Engineers have a part to play in inclusive access, be it roads, buildings or other infrastructure, so everyone in society can participate fully.

During the March and April Covid-19 lockdown, all New Zealanders faced a hugely restricted life. It was far more difficult to leave home. Yet many local councils sprung into action to cater for Kiwis’ social distancing needs, widening footpaths so we could take walks or go to the supermarket.

Those extraordinary weeks highlighted how adaptable we can be “when everyone has an access need”, says chief executive of the Disabled Persons Assembly (DPA) Prudence Walker.

“We can make flexible, systemic changes. The challenge is whether we can do that for the percentage of the population who need that all of the time, on an ongoing basis.”

According to the 2013 Disability Survey, a staggering 24 percent of New Zealanders – roughly 1.1 million people – have access needs. This includes mobility issues, vision or hearing impairment, autism, speech, ageing, mental health, learning and cognitive function. Our ageing population means the number of people living with a disability is set to increase markedly.

Yet there is persistent disparity between the able-bodied and those with disabilities. A 2019 report by CCS Disability Action found that households with disabled children are significantly more likely to live in poverty. Meanwhile disabled adults under 65 faced “concerning levels” of discrimination and were 2.5 times more likely to experience material hardship.

Inclusive access is the outcome when everyone in society can participate.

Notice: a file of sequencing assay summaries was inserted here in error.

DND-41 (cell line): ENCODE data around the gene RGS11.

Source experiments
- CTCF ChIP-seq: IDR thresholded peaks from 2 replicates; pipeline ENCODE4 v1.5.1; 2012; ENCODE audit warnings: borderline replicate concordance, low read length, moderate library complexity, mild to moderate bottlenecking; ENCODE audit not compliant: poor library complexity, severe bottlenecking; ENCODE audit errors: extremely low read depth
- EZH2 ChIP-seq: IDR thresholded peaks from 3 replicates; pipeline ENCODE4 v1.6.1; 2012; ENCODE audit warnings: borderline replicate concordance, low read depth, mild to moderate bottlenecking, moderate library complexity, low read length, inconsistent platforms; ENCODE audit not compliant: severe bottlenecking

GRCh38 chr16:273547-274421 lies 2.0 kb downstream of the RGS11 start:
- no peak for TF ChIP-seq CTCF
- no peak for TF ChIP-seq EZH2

Designing better lives

Failure to create inclusive public infrastructure can have an “absolutely profound” impact on an individual and the direction their life takes, says Minnie Baragwanath, founder of social change agency Be. Lab.

A building that is not accessible to all means “designing out” potential customers, employees and talent. For someone with a disability, universally accessible public transport can mean the difference between gaining an education or employment, or not.

“That’s what is disabling for many people: the design choices we make, consciously or unconsciously,” she says.


Minnie Baragwanath, founder of social change agency Be. Lab.

“Inclusive access is the outcome when everyone in society can participate,” says MRCagney principal researcher and engineer Bridget Burdett CMEngNZ CPEng, whose work focuses on transportation and accessibility.

“It means that everything that we design and every system that we introduce and every interaction that someone has is inclusive to everybody. So everybody can access it comfortably, with dignity, they can afford it, and that society welcomes all people.”

People with access issues face a myriad of barriers when they venture out in public spaces, says Prudence. These range from a lack of properly designed physical features, such as kerb ramps, inclines and wide enough spaces to manoeuvre around, to tactile indicators and good design for people who are vision impaired or blind.

For many people with disabilities, “a whole lot of organisation” must go into the planning of a journey.

This is stressful.